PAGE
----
Writer for the Harvard Health Blog, Dr. Anthony Komaroff, says, “Although grief is nearly universal, it expresses itself in many different ways and sometimes resembles major depression. During the bereavement process, frequent crying spells, depressed mood, sleep disturbances, and loss of appetite are common.” It’s important to note that even though grief can resemble major depression, the two are not the same. Symptoms of grief like the ones Dr. Komaroff mentioned are prevalent. Usually, they pass with time, while major depression often involves such symptoms without any apparent reason and does not let up over time.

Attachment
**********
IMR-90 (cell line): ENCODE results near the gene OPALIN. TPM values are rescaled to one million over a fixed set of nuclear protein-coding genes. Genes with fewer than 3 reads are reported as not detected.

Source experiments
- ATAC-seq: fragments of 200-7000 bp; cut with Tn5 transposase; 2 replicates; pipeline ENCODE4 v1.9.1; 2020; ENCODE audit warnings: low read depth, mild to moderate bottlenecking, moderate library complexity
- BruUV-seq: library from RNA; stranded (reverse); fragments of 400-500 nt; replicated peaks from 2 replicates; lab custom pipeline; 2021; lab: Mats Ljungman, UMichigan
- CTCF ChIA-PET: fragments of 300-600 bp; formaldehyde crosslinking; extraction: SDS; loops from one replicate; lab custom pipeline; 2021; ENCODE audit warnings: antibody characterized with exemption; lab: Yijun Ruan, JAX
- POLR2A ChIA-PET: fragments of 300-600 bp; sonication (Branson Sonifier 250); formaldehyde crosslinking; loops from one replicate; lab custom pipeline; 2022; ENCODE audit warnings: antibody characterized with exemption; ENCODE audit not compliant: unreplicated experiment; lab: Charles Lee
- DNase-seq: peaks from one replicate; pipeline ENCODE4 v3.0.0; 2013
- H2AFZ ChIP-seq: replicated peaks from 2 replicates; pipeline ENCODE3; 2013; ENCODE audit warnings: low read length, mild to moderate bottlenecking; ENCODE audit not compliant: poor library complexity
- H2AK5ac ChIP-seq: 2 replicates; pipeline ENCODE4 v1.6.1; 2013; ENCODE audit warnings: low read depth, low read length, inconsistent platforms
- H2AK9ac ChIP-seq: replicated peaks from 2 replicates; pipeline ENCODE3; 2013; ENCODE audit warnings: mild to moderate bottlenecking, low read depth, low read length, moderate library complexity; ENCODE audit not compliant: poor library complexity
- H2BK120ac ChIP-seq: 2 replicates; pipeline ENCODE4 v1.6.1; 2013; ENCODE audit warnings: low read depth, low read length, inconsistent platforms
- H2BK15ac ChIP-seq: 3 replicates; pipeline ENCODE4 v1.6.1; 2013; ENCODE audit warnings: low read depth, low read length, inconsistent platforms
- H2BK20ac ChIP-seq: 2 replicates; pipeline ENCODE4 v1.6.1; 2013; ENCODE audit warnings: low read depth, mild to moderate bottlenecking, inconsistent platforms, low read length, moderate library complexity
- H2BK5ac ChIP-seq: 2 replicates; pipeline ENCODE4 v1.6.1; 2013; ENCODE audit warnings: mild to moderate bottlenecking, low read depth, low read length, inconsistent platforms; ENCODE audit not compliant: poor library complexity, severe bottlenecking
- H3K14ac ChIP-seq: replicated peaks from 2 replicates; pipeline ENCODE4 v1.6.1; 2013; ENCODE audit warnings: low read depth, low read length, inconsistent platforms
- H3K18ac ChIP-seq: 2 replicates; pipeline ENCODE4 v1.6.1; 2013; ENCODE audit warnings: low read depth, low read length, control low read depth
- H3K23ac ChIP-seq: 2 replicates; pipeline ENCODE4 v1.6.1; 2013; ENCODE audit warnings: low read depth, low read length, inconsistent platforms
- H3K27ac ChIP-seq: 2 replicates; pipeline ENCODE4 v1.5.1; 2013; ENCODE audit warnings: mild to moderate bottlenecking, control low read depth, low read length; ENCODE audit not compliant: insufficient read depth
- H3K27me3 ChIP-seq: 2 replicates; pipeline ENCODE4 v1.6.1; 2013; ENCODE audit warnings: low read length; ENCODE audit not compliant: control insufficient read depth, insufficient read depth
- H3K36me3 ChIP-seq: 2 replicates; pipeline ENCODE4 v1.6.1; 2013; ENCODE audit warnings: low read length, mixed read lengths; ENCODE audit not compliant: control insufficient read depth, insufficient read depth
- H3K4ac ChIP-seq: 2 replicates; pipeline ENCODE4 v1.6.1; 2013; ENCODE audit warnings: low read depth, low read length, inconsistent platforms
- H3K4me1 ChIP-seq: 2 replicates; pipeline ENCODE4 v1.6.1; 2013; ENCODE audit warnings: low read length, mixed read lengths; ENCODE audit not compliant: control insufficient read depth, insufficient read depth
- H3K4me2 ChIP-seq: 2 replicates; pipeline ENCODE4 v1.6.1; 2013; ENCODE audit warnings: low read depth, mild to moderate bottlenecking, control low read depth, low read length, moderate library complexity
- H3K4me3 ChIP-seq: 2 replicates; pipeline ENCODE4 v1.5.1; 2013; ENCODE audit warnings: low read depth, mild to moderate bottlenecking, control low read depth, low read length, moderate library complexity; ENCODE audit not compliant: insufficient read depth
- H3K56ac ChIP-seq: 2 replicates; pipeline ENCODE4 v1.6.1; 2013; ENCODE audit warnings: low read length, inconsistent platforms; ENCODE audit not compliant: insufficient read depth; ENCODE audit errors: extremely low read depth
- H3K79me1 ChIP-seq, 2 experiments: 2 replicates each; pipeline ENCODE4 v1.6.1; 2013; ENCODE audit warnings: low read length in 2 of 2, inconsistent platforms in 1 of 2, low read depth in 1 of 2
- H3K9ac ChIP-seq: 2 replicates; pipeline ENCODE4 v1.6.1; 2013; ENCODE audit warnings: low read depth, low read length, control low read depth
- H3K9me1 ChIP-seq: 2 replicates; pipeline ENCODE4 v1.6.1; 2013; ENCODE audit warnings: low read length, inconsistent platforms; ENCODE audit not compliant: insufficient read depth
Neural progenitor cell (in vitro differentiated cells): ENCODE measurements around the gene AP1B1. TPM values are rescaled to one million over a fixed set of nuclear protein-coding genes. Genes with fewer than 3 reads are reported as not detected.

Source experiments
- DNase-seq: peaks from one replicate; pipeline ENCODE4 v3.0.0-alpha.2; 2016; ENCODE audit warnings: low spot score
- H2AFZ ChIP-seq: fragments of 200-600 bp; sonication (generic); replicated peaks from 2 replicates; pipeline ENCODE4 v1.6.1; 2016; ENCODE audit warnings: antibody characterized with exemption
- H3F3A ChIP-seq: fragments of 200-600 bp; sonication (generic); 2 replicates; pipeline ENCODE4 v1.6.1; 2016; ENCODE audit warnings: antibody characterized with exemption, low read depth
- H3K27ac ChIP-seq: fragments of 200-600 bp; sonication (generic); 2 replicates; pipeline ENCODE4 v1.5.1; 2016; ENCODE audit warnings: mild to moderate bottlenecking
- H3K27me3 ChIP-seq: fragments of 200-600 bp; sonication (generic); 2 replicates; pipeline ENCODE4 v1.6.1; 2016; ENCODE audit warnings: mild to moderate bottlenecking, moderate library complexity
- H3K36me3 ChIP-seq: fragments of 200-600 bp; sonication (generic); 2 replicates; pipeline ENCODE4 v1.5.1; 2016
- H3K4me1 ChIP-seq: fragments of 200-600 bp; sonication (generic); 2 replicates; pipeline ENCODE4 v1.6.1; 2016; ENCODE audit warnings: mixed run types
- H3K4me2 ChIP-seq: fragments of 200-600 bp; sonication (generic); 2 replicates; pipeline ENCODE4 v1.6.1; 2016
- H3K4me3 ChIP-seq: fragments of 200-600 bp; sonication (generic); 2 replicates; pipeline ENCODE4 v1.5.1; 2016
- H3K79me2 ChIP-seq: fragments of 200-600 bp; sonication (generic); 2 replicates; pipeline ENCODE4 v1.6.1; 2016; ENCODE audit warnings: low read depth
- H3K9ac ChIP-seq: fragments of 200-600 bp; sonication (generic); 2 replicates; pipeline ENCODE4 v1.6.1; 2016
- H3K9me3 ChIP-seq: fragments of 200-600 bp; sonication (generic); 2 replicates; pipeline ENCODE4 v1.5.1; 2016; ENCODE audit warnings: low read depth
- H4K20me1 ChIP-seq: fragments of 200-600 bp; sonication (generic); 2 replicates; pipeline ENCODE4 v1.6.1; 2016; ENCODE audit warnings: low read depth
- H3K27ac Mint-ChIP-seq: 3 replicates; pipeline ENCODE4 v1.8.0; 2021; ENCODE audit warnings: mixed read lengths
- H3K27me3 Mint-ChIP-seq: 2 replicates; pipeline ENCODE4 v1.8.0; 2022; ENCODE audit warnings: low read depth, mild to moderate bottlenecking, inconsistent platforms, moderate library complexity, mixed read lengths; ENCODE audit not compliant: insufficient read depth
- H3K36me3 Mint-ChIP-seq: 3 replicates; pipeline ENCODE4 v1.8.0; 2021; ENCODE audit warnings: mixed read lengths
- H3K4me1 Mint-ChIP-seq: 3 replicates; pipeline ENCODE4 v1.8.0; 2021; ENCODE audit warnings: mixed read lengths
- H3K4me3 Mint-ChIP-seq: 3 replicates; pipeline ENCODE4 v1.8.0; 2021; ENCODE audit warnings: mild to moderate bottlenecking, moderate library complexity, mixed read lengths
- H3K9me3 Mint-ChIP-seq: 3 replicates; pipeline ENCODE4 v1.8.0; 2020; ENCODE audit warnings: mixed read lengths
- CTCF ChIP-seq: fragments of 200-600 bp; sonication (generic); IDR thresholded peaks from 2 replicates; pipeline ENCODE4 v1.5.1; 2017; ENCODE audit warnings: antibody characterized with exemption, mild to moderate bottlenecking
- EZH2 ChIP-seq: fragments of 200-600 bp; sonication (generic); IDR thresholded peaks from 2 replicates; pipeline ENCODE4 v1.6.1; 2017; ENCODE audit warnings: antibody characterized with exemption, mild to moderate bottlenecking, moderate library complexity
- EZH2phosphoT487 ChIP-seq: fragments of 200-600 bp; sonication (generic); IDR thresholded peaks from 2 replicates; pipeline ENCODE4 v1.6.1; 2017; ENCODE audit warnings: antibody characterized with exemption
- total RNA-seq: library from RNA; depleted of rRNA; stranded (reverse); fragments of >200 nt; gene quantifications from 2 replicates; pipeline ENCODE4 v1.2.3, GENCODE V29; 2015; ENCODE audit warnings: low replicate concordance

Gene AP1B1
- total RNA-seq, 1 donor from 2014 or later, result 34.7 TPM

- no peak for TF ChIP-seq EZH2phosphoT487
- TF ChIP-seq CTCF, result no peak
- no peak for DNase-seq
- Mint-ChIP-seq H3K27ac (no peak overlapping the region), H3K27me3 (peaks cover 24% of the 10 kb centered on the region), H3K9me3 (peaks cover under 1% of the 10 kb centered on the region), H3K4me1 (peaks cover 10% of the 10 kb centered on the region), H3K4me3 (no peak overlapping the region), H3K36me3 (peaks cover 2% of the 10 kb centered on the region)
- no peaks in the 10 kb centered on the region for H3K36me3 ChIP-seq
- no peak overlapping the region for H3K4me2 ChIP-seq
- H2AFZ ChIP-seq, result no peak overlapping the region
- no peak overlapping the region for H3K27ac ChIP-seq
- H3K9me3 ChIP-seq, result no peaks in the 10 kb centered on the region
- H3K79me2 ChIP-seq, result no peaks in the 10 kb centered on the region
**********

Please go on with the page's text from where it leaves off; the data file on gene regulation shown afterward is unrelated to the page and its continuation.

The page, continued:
However, it’s possible for grief to eventually develop into major depression, mainly if it’s not dealt with well. Suppose you feel like your grief isn’t getting noticeably easier to deal with overtime. In that case, it’s essential to consult a professional to help you. Consider starting therapy with a grief and loss specialist, or find a grief and loss support group near you (which is a good alternative if you can’t afford to start seeing a therapist).
When you’re trying to get through the holidays with feelings of profound grief and loss, it can feel like you’re the only one in a sea of happy, smiling people. But keep in mind that this could not be further from the truth; the holidays trigger such feelings for many people. Take steps for self-care, though. You can get through this challenging season in a way that’s at least mindful of your own health, even if the healing process continues as part of your life well after the holidays are over.